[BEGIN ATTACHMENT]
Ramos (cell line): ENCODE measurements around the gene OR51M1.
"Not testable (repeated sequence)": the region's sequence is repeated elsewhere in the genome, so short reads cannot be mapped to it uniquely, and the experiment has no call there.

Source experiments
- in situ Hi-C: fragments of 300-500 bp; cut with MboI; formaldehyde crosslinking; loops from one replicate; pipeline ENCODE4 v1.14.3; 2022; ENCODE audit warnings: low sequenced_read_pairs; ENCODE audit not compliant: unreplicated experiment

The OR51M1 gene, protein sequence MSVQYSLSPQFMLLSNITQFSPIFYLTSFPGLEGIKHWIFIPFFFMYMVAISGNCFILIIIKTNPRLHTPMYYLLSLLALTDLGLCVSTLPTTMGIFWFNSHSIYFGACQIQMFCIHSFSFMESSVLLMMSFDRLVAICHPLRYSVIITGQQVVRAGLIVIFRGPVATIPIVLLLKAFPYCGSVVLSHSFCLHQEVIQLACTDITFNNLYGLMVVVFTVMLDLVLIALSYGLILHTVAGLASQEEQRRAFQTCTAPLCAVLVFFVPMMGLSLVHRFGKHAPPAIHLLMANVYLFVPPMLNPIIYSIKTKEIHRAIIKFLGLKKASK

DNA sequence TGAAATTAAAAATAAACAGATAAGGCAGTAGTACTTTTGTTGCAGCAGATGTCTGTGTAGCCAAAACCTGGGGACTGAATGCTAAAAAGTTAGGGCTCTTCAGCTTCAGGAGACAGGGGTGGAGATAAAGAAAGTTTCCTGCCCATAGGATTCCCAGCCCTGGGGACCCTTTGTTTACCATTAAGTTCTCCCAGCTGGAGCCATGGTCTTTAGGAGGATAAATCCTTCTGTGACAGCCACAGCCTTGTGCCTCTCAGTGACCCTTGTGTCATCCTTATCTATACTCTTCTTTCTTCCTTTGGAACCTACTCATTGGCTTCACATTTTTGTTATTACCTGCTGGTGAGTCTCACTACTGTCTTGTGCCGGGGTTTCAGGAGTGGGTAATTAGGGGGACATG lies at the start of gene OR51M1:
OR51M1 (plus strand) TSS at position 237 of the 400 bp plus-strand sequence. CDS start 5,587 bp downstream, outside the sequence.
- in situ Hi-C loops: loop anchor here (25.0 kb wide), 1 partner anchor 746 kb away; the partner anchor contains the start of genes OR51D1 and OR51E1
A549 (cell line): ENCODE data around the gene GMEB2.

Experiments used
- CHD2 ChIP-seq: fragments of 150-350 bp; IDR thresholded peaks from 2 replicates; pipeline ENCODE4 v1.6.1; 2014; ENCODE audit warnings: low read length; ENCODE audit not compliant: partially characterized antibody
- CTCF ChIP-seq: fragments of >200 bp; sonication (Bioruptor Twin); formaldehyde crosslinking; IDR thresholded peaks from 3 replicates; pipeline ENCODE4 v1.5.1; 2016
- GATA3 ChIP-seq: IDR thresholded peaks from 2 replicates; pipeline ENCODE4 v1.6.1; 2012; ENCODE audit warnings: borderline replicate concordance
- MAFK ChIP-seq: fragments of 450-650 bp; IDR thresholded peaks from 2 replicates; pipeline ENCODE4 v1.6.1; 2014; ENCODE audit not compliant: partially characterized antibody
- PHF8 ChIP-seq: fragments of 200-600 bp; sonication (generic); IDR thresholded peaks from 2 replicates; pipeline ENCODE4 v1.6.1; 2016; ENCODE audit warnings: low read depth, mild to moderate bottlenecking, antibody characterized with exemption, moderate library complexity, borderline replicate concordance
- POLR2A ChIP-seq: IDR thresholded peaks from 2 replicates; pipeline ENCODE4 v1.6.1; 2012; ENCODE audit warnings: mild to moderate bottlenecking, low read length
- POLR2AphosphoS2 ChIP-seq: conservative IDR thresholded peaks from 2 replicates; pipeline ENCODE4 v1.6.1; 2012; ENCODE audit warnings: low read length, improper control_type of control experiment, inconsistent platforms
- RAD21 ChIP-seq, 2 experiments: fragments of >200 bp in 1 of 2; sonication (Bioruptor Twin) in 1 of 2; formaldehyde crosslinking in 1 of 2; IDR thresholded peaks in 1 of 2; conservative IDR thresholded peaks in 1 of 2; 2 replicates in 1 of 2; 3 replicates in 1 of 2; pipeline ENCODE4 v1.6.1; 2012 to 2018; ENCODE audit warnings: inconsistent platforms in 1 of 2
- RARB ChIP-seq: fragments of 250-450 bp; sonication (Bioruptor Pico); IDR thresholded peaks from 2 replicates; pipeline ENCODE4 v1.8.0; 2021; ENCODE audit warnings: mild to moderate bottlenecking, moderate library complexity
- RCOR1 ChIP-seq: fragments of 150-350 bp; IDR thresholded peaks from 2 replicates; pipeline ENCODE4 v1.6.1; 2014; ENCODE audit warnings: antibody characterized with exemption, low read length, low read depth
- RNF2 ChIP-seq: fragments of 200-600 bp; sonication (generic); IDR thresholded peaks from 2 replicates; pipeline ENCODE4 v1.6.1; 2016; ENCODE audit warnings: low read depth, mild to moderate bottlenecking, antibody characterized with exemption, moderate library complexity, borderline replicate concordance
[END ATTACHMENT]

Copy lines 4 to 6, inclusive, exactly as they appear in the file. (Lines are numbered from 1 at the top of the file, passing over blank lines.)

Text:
- in situ Hi-C: fragments of 300-500 bp; cut with MboI; formaldehyde crosslinking; loops from one replicate; pipeline ENCODE4 v1.14.3; 2022; ENCODE audit warnings: low sequenced_read_pairs; ENCODE audit not compliant: unreplicated experiment

The OR51M1 gene, protein sequence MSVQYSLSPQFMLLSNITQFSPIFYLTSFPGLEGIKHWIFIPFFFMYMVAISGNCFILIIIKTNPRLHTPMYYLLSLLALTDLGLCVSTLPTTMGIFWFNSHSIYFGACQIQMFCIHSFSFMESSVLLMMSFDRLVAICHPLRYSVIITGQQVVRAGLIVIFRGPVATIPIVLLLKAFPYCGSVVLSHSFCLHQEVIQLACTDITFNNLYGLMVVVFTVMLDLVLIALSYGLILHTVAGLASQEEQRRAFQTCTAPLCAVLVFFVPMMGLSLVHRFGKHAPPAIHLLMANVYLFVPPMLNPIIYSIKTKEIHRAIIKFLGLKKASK

DNA sequence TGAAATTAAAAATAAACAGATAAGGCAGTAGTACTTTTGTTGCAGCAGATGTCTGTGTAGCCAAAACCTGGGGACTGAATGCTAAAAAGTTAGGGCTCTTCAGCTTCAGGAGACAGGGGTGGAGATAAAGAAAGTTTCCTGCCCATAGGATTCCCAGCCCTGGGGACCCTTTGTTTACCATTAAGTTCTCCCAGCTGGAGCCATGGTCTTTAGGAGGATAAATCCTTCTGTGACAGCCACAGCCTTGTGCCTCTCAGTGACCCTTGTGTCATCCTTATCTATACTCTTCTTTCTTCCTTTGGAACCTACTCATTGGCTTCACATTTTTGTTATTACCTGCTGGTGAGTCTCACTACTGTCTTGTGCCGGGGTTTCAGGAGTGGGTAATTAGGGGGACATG lies at the start of gene OR51M1: